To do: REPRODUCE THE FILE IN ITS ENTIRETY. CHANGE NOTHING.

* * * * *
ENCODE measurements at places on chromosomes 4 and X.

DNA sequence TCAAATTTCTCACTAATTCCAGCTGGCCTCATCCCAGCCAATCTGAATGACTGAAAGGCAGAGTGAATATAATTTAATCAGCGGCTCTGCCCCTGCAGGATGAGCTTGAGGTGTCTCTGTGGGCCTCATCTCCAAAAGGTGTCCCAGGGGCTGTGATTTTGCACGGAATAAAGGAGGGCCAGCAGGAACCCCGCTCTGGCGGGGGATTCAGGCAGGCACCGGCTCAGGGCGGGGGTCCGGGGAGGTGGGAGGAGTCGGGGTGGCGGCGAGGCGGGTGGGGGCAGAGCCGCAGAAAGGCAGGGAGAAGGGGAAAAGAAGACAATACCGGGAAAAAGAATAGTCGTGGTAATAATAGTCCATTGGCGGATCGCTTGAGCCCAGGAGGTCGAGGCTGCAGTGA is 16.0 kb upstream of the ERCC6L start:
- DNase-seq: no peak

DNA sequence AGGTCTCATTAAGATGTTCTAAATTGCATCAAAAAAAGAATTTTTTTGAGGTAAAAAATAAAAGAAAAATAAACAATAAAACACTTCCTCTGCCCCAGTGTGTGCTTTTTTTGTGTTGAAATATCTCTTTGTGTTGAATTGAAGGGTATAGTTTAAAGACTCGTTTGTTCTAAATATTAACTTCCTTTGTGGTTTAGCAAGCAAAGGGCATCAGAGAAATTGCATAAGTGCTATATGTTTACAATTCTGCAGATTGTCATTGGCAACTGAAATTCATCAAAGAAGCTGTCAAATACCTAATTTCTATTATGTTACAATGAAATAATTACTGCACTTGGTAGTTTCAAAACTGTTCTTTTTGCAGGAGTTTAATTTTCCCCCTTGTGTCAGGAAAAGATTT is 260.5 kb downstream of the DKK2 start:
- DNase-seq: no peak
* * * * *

ENCODE measurements at places on chromosomes 4 and X.

DNA sequence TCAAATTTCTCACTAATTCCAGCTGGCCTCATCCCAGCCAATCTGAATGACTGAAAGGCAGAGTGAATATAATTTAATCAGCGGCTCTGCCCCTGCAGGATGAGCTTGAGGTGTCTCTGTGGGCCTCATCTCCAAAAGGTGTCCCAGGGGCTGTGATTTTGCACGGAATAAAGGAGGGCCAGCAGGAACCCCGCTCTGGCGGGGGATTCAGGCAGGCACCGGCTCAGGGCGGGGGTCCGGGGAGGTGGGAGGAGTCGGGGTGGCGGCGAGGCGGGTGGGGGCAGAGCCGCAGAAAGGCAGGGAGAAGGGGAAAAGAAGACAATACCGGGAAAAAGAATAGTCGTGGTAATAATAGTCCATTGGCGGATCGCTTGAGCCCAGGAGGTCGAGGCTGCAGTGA is 16.0 kb upstream of the ERCC6L start:
- DNase-seq: no peak

DNA sequence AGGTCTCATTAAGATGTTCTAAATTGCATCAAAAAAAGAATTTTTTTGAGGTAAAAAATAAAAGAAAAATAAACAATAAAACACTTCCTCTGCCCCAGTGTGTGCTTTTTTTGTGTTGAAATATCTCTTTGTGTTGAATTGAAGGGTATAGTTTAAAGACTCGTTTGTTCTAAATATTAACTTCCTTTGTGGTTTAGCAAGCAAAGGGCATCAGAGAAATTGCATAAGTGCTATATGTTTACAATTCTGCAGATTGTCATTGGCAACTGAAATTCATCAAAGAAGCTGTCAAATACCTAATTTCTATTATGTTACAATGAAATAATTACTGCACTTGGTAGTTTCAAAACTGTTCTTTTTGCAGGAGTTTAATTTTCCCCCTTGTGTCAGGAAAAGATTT is 260.5 kb downstream of the DKK2 start:
- DNase-seq: no peak